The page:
I am so at home in Dublin, more than any other city, that I feel it has always been familiar to me. It took me years to see through its soft charm to its bitter prickly kernel - which I quite like too.

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Eating Crow

George O’Brien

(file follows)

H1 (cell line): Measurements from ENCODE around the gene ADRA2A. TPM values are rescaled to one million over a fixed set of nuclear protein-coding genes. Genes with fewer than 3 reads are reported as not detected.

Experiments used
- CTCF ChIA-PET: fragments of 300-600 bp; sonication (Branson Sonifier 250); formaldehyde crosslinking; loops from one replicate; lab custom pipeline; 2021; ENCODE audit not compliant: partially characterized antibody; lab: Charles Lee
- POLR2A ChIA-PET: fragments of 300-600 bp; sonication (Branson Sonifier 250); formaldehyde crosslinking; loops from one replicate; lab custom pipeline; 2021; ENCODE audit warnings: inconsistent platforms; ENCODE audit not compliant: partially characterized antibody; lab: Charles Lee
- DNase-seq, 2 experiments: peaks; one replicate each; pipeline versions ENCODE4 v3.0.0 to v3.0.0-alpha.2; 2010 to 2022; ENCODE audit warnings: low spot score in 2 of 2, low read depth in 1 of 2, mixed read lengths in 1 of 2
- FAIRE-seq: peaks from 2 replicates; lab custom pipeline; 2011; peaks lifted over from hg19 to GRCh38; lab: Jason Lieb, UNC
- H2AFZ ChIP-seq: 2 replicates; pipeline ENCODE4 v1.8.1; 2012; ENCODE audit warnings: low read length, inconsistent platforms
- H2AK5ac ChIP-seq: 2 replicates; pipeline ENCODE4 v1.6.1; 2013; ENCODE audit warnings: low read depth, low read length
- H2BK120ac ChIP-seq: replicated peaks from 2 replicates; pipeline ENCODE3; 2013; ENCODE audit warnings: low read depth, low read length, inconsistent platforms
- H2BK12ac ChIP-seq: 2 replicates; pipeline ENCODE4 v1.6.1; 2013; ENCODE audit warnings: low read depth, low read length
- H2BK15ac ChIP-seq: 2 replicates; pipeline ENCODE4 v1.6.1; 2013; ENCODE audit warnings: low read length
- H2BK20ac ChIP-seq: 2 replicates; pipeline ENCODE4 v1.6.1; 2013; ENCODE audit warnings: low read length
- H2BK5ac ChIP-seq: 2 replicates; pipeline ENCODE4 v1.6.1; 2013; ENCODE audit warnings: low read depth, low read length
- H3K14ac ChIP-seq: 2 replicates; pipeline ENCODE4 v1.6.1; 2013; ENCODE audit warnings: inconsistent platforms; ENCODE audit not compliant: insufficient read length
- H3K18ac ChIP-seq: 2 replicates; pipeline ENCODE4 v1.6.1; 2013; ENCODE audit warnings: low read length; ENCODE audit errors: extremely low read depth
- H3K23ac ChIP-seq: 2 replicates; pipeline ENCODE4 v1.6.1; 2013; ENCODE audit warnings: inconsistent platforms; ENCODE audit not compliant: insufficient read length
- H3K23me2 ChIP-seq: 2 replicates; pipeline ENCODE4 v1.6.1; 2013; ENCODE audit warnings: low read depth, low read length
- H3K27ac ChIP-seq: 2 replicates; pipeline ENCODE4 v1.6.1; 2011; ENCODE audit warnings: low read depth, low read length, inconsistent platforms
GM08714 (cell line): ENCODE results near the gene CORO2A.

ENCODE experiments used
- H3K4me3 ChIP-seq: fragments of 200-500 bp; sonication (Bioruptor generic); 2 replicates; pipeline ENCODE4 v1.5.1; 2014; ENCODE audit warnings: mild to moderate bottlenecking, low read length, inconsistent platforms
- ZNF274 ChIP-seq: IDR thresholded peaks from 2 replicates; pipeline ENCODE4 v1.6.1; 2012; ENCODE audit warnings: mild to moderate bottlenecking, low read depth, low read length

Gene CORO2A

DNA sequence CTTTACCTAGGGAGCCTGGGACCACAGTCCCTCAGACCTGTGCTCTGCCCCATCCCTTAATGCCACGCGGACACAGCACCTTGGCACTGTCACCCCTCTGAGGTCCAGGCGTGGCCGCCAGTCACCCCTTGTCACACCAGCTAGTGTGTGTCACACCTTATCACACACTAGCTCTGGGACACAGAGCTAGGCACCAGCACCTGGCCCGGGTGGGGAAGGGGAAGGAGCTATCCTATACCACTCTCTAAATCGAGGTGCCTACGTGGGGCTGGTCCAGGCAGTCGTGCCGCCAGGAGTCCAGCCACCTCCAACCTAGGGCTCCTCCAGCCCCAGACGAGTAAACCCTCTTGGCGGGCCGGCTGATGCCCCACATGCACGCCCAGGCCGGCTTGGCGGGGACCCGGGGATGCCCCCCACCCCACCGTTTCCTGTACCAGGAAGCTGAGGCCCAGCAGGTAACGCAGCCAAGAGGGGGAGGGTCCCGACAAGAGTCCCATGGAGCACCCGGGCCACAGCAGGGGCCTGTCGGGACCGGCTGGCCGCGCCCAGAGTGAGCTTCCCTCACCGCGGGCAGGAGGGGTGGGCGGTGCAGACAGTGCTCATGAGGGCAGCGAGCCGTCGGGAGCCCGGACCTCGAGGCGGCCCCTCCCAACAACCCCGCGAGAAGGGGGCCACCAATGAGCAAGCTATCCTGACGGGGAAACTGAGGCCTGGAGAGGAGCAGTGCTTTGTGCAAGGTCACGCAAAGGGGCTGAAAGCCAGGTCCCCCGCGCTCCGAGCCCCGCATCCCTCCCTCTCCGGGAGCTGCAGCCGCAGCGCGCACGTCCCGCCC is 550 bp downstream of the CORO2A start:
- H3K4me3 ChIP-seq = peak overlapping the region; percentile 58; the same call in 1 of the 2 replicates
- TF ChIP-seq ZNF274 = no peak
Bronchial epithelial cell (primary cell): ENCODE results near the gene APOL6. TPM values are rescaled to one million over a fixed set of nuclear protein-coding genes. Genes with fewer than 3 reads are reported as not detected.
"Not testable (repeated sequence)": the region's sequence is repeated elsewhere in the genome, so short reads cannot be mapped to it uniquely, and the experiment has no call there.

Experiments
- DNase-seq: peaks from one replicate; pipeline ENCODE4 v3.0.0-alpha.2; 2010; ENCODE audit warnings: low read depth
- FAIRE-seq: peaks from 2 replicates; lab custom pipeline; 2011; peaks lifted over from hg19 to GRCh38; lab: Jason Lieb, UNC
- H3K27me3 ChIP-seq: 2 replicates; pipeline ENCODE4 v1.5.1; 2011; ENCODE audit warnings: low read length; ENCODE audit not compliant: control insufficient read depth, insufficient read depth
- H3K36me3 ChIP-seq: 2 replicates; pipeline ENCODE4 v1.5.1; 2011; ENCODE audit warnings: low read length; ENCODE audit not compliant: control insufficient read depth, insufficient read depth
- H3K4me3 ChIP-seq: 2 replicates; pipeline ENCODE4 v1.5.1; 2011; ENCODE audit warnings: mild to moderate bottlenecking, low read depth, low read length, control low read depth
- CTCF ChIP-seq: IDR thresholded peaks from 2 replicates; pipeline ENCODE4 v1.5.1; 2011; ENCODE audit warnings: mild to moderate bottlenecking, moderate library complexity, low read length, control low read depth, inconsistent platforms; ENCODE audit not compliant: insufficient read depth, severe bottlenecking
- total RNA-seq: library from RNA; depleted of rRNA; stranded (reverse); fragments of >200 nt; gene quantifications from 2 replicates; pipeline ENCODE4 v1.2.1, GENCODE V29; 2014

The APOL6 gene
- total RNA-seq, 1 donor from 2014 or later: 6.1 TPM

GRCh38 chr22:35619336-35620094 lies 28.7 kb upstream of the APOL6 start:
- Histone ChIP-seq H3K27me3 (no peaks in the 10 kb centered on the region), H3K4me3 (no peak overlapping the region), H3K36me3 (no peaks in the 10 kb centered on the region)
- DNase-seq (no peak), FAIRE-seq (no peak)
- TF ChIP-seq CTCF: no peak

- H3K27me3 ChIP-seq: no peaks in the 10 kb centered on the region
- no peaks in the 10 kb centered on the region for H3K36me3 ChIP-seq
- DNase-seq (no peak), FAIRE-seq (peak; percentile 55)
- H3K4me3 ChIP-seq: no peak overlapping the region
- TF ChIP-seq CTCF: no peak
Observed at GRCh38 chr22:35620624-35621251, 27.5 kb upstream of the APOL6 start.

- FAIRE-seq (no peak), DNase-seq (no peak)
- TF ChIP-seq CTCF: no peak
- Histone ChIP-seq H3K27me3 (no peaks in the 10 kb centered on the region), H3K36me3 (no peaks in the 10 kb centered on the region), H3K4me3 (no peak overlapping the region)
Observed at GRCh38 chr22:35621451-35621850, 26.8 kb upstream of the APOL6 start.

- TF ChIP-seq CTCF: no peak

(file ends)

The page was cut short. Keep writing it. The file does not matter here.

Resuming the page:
Forsaken, by Gerard Lee, New Island Books, 165 pp, €13.99, ISBN 978-1848403611 When JJ, the narrator of Gerard Lee’s arresting first novel, is ten, his father disappears, turning up much later as a bag of bones lodged high in a pine tree, as forsaken as an unredeemed King Sweeney, as foreign a corpse as a Parsi’s. He’s no prize, this da, but from the time he vanishes things go from bad to worse for JJ, and his mind and outlook are additionally rubbed raw with thoughts of what might have been had the family stayed together, though it never stood a chance on account of the father’s drinking and the mother’s mindless repetition of the rosary. Something has to be done for the forsaken ones, and officials of church and state gather to show they know best, aided by JJ’s grasping Uncle Patsy, a throwback of a gombeen man. Taking his cue from westerns viewed with the da, JJ barricades himself and his mother against the posse of would-be do-gooders. But of course this is as insufficient a defence as the mammy’s prayers. JJ is taken in by Uncle Patsy, and his mother is taken to hospital for “a rest”. The downhill slide of JJ’s conditions and prospects accelerates. Uncle Patsy gives full rein to his capacity for sadistic exploitation. Mammy effectively disappears and has in any case gone off the rails. JJ is taken into care. Such freedom as he finds when he absconds is ultimately a greater trap than any institution, since he has can only return to the world of his earlier repression rather than turn it to productive advantage (the familiar option of such cases – heading to Dublin, or beyond – is no more than the flicker of an idea here). Back in the home country, JJ’s story proceeds by means of a sequence of increasingly grotesque episodes, some of them the youngster’s imaginings, others the result of actions he takes. Both have their origins in the “kill feeling” that seems to take the place of more familiar inklings of adolescence. But regardless of their origins, both types of episodes have equal impact. JJ’s vision of birds eviscerating his father’s tree-bound corpse has the same shock value as the fate he wishes on his professional care-givers, the car crash that he contrives and the graveside murder that he commits. Both events, and others of a…



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